Team on D.C. monument checks for quake damage
WASHINGTON – Dangling by a rope more than 500 feet above ground, Dave Megerle settled his rock-climbing shoes into the white wall and went to work looking for cracks in the world’s tallest all-stone structure. He’s been scaling facades for more than 25 years, though none quite like the Washington Monument.
Megerle is one of five engineers who rappelled down the Washington Monument’s four marble sides Wednesday to inspect damage caused by a 5.8 earthquake that shook the East Coast and closed the landmark on Aug. 23.
Climbers will take four more days to slowly photograph and video-record every marble block so the images can be compared to monument photos taken during its $10 million renovation in 1999. National Park Service rangers said they won’t know until mid-October when repairs can be made and the monument reopened.
This is the first close look engineers have had of the obelisk’s exterior cracks, which make the monument’s interior vulnerable to water damage despite efforts to plug cracks from within.
After hauling 600 pounds of equipment up a broken elevator still functioning safely at its slowest speed, Megerle popped out into the mist through a south-side hatch on the 555-foot monument’s tip. He spent three hours lassoing rainbow-colored nylon slings around the top, which anchored ropes to attachments inside the monument windows.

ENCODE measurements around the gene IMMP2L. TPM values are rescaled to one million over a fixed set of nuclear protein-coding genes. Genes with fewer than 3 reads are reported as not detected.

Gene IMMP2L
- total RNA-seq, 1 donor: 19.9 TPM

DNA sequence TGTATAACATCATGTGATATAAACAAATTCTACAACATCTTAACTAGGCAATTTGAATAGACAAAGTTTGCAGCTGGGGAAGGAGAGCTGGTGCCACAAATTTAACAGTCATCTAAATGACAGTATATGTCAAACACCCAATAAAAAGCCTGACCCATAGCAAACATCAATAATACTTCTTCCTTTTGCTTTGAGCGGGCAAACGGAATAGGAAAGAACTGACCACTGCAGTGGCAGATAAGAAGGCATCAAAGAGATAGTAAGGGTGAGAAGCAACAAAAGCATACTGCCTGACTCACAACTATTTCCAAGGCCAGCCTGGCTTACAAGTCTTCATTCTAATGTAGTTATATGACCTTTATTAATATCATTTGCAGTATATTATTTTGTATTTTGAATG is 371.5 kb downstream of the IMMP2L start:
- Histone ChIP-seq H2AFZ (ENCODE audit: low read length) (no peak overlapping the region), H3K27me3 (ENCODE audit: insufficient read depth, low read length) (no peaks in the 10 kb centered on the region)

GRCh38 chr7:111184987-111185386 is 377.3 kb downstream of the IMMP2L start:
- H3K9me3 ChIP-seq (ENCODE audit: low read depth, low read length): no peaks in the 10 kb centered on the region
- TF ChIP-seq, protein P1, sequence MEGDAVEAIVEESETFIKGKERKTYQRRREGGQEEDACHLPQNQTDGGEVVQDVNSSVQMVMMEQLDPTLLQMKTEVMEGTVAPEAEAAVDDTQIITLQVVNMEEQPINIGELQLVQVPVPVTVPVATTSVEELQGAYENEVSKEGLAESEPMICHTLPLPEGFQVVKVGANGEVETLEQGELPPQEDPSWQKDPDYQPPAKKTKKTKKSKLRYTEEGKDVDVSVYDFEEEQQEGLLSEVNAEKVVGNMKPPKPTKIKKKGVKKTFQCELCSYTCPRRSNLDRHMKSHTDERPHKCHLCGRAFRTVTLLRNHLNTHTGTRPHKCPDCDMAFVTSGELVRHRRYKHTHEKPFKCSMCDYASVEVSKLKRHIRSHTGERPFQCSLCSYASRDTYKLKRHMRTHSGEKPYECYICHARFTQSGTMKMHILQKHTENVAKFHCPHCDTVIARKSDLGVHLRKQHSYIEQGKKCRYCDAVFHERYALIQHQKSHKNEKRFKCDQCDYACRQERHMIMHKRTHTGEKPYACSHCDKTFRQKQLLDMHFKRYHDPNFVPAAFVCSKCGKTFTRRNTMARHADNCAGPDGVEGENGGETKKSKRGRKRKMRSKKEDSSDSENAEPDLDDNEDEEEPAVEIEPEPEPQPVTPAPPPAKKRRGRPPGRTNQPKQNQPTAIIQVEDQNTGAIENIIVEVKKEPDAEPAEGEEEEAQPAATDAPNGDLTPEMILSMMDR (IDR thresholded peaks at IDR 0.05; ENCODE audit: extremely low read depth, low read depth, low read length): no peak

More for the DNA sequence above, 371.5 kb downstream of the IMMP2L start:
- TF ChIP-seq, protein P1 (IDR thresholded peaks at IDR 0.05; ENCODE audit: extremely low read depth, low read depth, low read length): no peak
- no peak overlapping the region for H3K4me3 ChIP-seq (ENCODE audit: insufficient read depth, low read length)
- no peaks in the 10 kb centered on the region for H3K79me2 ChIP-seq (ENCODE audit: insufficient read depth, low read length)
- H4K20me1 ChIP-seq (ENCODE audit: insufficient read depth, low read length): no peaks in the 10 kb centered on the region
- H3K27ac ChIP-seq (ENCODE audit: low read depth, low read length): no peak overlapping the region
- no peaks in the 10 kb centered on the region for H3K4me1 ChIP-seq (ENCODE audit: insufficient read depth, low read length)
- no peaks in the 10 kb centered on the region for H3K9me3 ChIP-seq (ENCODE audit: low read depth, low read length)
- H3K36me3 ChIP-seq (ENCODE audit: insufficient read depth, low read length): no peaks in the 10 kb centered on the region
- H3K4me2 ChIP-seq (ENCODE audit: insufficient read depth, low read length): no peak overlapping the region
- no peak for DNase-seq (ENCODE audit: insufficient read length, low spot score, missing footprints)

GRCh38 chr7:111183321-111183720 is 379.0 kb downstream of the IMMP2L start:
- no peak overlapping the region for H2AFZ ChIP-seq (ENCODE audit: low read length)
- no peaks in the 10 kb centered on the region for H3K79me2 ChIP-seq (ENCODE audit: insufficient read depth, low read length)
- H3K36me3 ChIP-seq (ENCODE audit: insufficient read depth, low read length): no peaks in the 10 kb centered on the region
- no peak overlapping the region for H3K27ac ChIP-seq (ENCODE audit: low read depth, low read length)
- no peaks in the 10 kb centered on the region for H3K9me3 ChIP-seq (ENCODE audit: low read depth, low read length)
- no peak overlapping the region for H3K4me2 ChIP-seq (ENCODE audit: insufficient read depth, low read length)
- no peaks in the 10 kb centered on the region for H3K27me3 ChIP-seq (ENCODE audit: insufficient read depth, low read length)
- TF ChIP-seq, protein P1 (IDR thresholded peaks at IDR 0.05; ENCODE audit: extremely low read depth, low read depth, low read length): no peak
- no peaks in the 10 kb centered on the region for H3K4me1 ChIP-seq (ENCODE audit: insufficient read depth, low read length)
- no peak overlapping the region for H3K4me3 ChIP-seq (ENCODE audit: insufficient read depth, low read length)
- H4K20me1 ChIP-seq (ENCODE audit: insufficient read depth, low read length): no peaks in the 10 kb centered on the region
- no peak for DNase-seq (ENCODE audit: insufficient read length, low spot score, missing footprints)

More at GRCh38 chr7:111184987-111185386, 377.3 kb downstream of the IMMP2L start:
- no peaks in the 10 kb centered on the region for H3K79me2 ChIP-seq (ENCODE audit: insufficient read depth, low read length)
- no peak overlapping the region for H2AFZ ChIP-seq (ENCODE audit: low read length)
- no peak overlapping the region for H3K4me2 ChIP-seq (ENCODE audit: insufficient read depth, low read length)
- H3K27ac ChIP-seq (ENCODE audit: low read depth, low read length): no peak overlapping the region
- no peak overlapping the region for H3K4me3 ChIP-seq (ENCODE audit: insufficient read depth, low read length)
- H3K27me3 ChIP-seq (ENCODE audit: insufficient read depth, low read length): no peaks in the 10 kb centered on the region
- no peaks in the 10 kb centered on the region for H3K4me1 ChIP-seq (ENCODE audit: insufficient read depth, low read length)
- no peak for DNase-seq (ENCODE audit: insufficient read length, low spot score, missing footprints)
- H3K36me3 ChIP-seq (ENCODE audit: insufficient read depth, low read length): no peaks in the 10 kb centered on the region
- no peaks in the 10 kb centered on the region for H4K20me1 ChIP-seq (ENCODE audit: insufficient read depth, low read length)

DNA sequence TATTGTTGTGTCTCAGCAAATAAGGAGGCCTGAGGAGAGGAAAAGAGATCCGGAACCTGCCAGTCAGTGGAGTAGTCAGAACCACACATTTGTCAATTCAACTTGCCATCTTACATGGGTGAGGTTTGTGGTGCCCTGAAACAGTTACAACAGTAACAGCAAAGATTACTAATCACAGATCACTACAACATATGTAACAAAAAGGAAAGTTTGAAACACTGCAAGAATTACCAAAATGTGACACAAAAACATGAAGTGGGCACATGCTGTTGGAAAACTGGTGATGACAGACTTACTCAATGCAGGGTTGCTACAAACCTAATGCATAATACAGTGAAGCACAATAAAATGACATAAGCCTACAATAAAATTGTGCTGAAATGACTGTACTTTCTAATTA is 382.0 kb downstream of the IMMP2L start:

Supervising Megerle and the other climbers – Dan Gach, Emma Cardini, Erik Sohn and Katie Francis – from within the monument via radio was National Park Service Ranger Brandon Latham, who is taking a break from Denali National Park’s rescue team. Gordy Kito, a National Mall Park Service ranger who also used to work on the Denali rescue team, said coordinating the scaling of the Washington Monument’s smooth marble walls is simple compared to what Latham is used to doing.
“He’s not only climbed and rappelled down desert (rock) towers, but he’s strung rope between towers sometimes a thousand meters across,” Kito said. Latham has also led several successful rescue missions for climbers who tried to scale 20,320-foot Mount McKinley, the tallest peak in the United States.